Nitty Luce is an orphan—and a thief. Magnolious is an elephant—and a fugitive. When fate brings these two unlikely friends together, they set off on an unexpected journey. Before long, they end up in Fortune’s Bluff, a once-thriving town devastated by a decade of dust storms. Everyone Nitty meets there—from a grumpy farmer to a forlorn mustache-maker—has lost hope. Except Twitch Higgler, boy detective. Twitch is convinced that foulsome rotten villainy is responsible for the town’s bad luck, and he enlists Nitty to help in his sleuthing.
But Nitty and Mag sense there’s something special buried underneath the town’s dust—and that maybe they can help it grow. In fact, Nitty just so happens to have some mysterious green seeds in her jar of treasures. If she plants them, what sort of wondrous crop might sprout? Can Nitty protect it, and her beloved Mag, from the suspicious forces at work in Fortune’s Bluff? With a touch of magic and a harvest of hope, Nitty and her exceptional elephant set out to change the destiny of a dying town, proving that from the smallest seeds, grow the greatest friendships.
Using magical realism and drawing inspiration from the Dust Bowl and Depression of the 1930s, this novel tells of a remarkable bond between two outcasts, a girl and an elephant, and the way they change one small town forever, simply by finding a family to love.
In Which a Thief and a Pachyderm Vanish
Nitty Luce wasn’t born a thief. She wasn’t born to rescue elephants. Or to make miracles. Nobody ever told her that, though, so she never had reason to doubt. If she’d doubted, none of the bamboozling goings-on in Fortune’s Bluff that spring might ever have happened.
But they did happen.
The morning started much like any other, with Nitty’s empty stomach. It was near on two weeks since she’d run away from Grimsgate Orphanage, two weeks fighting pigs for the slop in their troughs and waiting for breadlines to empty out to scrounge a few dropped crumbs. She wouldn’t stoop to begging, not after Headmistress Ricketts’s stories of police tossing street urchins into lockup. Just yesterday she’d caught sight of her reflection in a store window, and oh, was she a shambles! Her tumbleweed hair poked out in all directions, crispy with days-old dust. There was a film over her sun-toasted skin and her flour-sack dress, too, so in the glass she appeared more as a dirt smear than a ten-year-old girl.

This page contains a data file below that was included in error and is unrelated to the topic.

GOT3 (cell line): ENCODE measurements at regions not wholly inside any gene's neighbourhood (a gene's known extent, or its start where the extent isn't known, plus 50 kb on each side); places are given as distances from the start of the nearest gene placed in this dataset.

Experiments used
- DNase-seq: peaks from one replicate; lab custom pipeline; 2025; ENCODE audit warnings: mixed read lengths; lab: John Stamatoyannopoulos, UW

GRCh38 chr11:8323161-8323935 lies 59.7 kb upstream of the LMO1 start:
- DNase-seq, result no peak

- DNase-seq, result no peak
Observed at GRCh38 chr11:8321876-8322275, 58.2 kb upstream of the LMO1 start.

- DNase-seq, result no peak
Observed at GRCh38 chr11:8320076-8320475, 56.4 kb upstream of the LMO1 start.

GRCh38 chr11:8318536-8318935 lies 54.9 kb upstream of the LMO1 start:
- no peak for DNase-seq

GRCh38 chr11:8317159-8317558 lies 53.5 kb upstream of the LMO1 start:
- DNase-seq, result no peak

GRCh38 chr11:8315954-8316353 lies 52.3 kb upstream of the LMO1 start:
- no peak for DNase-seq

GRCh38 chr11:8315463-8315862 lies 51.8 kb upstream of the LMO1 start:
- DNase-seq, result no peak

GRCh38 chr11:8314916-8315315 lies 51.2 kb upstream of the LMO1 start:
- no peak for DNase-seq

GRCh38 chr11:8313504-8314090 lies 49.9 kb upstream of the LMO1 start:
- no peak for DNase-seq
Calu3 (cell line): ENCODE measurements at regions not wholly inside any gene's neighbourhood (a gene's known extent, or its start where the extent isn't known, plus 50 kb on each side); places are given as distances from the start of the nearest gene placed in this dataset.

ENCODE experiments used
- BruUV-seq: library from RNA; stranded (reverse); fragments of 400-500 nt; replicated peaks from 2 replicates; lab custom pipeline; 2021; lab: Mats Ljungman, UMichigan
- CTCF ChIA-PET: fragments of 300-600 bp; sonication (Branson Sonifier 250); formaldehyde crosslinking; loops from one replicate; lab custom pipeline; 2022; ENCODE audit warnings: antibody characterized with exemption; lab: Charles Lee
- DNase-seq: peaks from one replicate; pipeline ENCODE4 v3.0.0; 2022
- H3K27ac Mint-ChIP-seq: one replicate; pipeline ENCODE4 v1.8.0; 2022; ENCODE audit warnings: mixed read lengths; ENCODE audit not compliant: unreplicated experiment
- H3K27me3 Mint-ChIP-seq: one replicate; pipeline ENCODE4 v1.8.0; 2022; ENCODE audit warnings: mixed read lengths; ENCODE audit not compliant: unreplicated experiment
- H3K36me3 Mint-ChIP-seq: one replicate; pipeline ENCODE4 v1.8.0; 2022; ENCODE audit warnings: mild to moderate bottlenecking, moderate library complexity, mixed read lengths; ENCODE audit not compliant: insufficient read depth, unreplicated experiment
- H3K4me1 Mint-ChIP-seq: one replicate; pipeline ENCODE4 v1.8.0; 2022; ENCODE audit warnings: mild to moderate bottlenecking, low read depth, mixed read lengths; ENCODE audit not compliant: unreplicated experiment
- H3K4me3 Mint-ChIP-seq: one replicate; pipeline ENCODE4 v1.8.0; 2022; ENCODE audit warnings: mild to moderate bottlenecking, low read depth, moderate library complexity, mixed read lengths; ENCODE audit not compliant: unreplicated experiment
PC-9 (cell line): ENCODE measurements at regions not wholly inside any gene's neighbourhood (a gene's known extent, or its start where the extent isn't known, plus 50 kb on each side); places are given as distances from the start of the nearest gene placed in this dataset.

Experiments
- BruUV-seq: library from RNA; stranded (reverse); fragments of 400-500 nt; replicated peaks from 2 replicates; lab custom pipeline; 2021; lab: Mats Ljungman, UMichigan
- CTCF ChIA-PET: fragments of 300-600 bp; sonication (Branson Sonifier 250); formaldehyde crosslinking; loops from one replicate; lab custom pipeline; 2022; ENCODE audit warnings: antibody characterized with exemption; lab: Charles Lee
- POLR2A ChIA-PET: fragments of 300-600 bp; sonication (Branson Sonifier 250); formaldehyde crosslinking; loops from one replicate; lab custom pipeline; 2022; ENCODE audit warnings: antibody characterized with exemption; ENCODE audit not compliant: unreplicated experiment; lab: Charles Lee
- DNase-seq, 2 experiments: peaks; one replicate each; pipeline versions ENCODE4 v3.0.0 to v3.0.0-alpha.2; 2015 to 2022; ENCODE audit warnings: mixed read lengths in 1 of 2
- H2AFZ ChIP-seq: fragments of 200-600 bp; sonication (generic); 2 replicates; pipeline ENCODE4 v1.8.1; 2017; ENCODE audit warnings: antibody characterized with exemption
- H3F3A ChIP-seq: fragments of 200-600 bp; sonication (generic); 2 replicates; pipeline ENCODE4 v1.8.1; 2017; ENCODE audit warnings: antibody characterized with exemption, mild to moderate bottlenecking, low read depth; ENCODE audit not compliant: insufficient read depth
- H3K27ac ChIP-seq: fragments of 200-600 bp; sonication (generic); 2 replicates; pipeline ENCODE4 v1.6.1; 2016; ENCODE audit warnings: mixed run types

“You’ll bunk in prison with the likes of Cutthroat Cob,” Miz Ricketts had told them at the orphanage. She always gave this sinister warning before lights-out, in case any of her wards got ideas about running away at night. “Or worse, Fang-Toothed Lou.”
Nitty didn’t believe a word of it. At least, not during daylight hours. Still, she didn’t like the idea of fangs of any sort, so whenever she caught sight of police officers, she kept her distance.
But this particular morning, she was doing battle with her hunger again, and it was being a downright bully. When she wandered into the heart of a city, a solid piece west of Grimsgate and north of nowhere, she was too light-headed to worry over police. In fact, on reading the poster nailed to a lone withering tree on Main Street, Nitty had to steady herself against a nearby lamppost.
COME ONE, COME ALL!
WITNESS THE DEATH OF A MURDEROUS FOUR-TON BEAST!
PUBLIC HANGING IN THE SQUARE AT HIGH NOON
A GUSTO AND GALLANT SPECTACLE NEVER TO BE FORGOTTEN.
Below the words was a gruesome cartoon drawing of a circus elephant trampling a man, with a small caption: GREAT MAGNOLIOUS KILLS TRAINER IN COLD BLOOD.
“Readers will be delighted by this effervescent story full of adventure, heart, and a dash of magic.”–School Library Journal
“This beautiful story, set during the Dust Bowl, shows the power of hope and love even in dire circumstances. Nelson’s ingenious young characters, wise adults, enriched vocabulary, tongue-in-cheek humor, and understanding of the elephant’s feelings make this perfect for reading aloud.”-Booklist
“The tale Nelson went on to write has an old-fashioned, Dickensian feel and plenty of vocabulary flair, with names like Miz Turngiddy and words like catawampus. It’s also an allegory about empowerment when adults are intimidated by an evil politician. In Fortune’s Bluff, it’s kids to the rescue, with the help of one mighty elephant. This is a walloping romp that delivers an important message: ‘Each and every one of us has a say when it comes to what is right.'”-Bookpage